Amid a post-election crisis that has split Nigeria’s main labour movement, the Nigeria Labour Congress, NLC, a former leader of the union and current governor or Edo State, Adams Oshiomhole, has urged its new leadership to rebuild a cohesive labour force, and avoid “bread and butter” unionism.
Mr. Oshiomhole, acknowledged as one of the most successful labour leaders in Nigeria’s history, seized the opportunity of congratulating Ayuba Wabba, who was elected last week as the new president of the NLC, to deliver pot-shots at the outgoing leader of the union, Abdulwahid Omar.
Mr. Omar succeeded Mr. Oshiomhole as NLC president in 2007.
In his message to Mr. Wabba, Mr. Oshiomhole expressed concern over how the NLC has lost its prestige and influence in recent years, and urged the new leader to avoid personal gains and reposition the once-vibrant union.
“It must be obvious to you by now, Comrade President, that the Nigerian Labour Movement, and in particular, the Congress, has lost a significant amount of prestige and influence in the eyes of the Nigerian working people and the Nigerian public at large,” Mr. Oshiomhole said.
He said many Nigerians, especially the working class, view the NLC as part of a system that oppresses them and not one that provides adequate checks on the government.
“The Nigeria people no longer see the congress as the ‘voice of voiceless’, and a bulwark against socio-economic and political oppression and injustices in the polity. The congress is essentially viewed as either being complicit, or at best, indifferent to the cries of the working class people and the middle class citizens who are daily at the receiving end of an unjust social order.
For the NLC leadership to regain its influence, Mr. Oshiomhole said Mr. Wabba must see his unique role beyond mere “bread and butter”.
“It is against this backdrop that your leadership must see its historic role beyond the ‘bread and butter’ issues, to re-assert its independence, re-connect with grassroots workers…”
Underlining the significance of Mr. Wabba’s election, the former NLC President urged him to consider its coincidence with one of the most critical periods in Nigeria’s political and economic history.
He stressed the need for the new Congress leadership to sharpen its capacity to engage public and private institutions at all levels to provide the necessary checks and balances.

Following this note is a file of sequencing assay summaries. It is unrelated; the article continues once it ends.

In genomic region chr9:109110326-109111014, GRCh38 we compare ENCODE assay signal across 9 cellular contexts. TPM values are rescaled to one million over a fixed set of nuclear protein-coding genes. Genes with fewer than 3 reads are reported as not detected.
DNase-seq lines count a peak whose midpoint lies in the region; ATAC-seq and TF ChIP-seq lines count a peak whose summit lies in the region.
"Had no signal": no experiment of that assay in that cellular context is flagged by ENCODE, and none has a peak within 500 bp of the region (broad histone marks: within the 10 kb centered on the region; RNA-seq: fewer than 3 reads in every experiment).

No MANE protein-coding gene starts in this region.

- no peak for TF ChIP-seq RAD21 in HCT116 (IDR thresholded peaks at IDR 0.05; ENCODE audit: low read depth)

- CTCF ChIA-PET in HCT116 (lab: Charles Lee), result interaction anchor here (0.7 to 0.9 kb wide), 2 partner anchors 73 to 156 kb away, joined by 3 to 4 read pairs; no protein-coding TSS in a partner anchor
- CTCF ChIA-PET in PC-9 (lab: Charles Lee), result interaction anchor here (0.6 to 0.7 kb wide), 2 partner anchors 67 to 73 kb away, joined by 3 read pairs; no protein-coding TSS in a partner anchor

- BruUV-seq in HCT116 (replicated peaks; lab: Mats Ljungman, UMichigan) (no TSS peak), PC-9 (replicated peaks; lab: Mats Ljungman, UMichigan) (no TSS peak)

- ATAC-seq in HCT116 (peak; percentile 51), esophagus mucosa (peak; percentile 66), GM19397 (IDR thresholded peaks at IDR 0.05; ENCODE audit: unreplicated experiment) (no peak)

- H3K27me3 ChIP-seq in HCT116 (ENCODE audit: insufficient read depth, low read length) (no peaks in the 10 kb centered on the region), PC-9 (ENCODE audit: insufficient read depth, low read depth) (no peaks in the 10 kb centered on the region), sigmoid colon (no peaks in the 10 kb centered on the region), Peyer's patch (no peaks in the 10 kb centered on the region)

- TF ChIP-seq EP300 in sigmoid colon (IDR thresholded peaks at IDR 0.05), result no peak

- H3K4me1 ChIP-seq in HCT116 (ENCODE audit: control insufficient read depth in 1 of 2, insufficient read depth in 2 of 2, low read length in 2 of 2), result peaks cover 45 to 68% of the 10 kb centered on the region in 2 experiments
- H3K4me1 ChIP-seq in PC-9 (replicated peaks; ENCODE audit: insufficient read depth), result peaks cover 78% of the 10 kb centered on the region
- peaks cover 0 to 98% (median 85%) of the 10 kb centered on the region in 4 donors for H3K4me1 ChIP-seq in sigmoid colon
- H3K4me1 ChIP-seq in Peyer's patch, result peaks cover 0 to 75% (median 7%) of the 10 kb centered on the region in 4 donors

The outgoing leader of the NLC, Mr. Omar, has been accused by fellow unionists of performing below the expectations of both the workers and Nigerians.
Joe Ajaero, the leader of electricity workers’ union, who contested and lost the union’s presidency to Mr. Wabba, accused Mr. Omar of failing in all areas during his tenure in the last four years.
Apart from failing to address issues of the welfare of the workers, including casualization/contract of oil workers and implementation of minimum wage, Mr. Ajaero said the power and influence of the Congress to defend workers’ rights as well as being the vanguard of the poor and the oppressed in the country, diminished to its lowest level under Mr. Omar.
He said the immediate past leadership of the Congress lost focus, direction, discipline, sense of duty and commitment to the Nigerian workers and could not sustain the momentum of the extra ordinary achievements of the NLC under the Oshiomhole Presidency between 1999 and 2007.
The Omar-led NLC was accused of bungling the January 2012 nationwide protest against attempt by the Jonathan administration to remove fuel subsidy and increase the pump price of petrol.
Most Nigerians felt betrayed when the Congress called off the strike and abandoned innocent Nigerians to be killed by armed government security operatives.
The Omar leadership has also been criticised over its handling of the Kriston-Lally housing scheme, a multibillion naira housing scandal in which thousands of workers who invested their savings, have yet to be given homes or their money.